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<— London 1900                                        My First Contact —>

 

My Great Aunt Lucy was a sweet, gentle and intelligent lady who loved to sketch and paint.

bird-sketches1

Becky and Lucy had aways been close and Becky missed Lucy a lot.   They were similar in looks and demeanour – slender with fair hair and blue eyes.  However, neither of them was close to their sister Martha, who actually didn’t resemble anyone in the Ross family.  She was short and stout with a badly pockmarked face as a result of chicken pox when she was a child.  Harriet woud bandage her hands so she couldn’t pick the scabs from her face, but it didn’t work.  Lucy reckoned that it was because of the pock mark scars on her face that contributed to Martha’s transition from normal chid to cantankerous young woman.  But even without the scars, Martha bore little resembance to her siblings. 

But what my Great Aunt Martha lacked for in looks and grace she made up for in talent.  Martha worked as a seamstress for the Drury Lane Theatre in London and was, by all accounts, one of the best.

Lucy wrote to Becky reguarly keeping Becky constantly in touch with her life in Jamaica.  For Becky, who would read Lucy’s letters over and over again, usually on her way home from work, freezing cold and trudging through London smog, snow or rain, Jamaica must have seemed magical, like  paradise.

 

Letter from Lucy Sincair, Constant Spring Hotel, St Andrews, Jamaica
to 
Becky Ross, Droop Street, Paddington, London, England

March 1901

Dearest Becky 

 Bertram Pollock is a charming man, born and bred in Jamaica.   I like him a lot and John speaks favourably of him as a man who is fair and reasonable.   The plantation is a few miles outside of Kingston, at the foot of the Blue Mountains.  Because our new home is not ready to live in, John is boarding in a room above the stables on the estate and I am staying here at the Constant Spring Hotel, which is quite nearby.

 

I have been here a short amount of time Becky and have seen little of the island, but already I have discovered so much beauty here. 

 

Jamaica attacks one’s senses, the sight of brightly coloured parrots, mocking-birds, sugar birds or to use their more common name, the banana quit and right now, Becky, as I sit here in the hotel’s gardens writing to you, flying in and out of the trees and shrubs are beautiful long-tailed hummingbirds.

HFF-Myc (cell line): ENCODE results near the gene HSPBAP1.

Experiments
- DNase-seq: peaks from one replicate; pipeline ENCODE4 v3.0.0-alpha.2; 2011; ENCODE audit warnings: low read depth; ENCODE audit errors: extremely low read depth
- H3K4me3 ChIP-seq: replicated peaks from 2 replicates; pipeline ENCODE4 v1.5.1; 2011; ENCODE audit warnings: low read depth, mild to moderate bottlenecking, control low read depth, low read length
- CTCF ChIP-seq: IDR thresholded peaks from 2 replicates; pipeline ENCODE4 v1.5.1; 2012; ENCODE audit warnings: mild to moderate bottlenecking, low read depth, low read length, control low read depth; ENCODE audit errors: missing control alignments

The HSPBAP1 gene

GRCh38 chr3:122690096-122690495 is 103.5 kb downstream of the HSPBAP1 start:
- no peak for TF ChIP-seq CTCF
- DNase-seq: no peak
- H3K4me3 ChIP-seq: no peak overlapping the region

The other day I saw a sinister looking blue black bird with a huge beak.  I’m told it’s called a john crow bird and is the most often seen bird on the island.  It’s a great scavenger, very clumsy and ugly on the ground but so beautiful and majestic in flight Becky. 

 

Jamaica is full of vibrant colour and beauty and is a naturalist’s paradise.  The spectacular scenery is enriched by the vivid flowers and scent of the roses that abound, roses and bourgainvillea in every conceivable colour, as well as bright yellow allamandas, the annatto which has rose coloured flowers and purplish pods, the ebony which has yellow flowers and always comes out after rain and the pale blue flower of the lignum-vitae which grows over most of the island.  To wake early and see the stars fade away and in their place watch a glorious sunrise and at sunset every night the frogs, crickets and fireflies all make their presence felt and voices heard. 

 

From the fruit trees which are everywhere Becky, you can just pick and eat mangos, guava, papaw, oranges and other more exotic fruits that I have never heard of like ackee, which is very popular here.  And if you can find something sharp and heavy enough to crack open a coconut, you can drink the milk from it. 

 

I long to be settled in our house so I can explore the island more and paint instead of the pencil sketches I continually do whenever I’m out and about.   

 

Socially, Jamaica has a lot to offer, but, I do miss the theatres, art galleries and museums in London.  But in spite of that, I am convinced we made the right choice about coming here.  In fact I have almost forgotten what my former life in London was like because we have both settled down so well. 

 

Tell Martha that Jamaican women are very fashion conscious and do seem to spend a lot of money on clothes which are certainly more expensive here than in London and I’m told they often arrange for material and patterns to be shipped over fromLondon.

 

We must persuade Pa to let you visit.

Your loving sister (signed “Lucy”)

 

<— London 1900                                            My First Contact —> 

 

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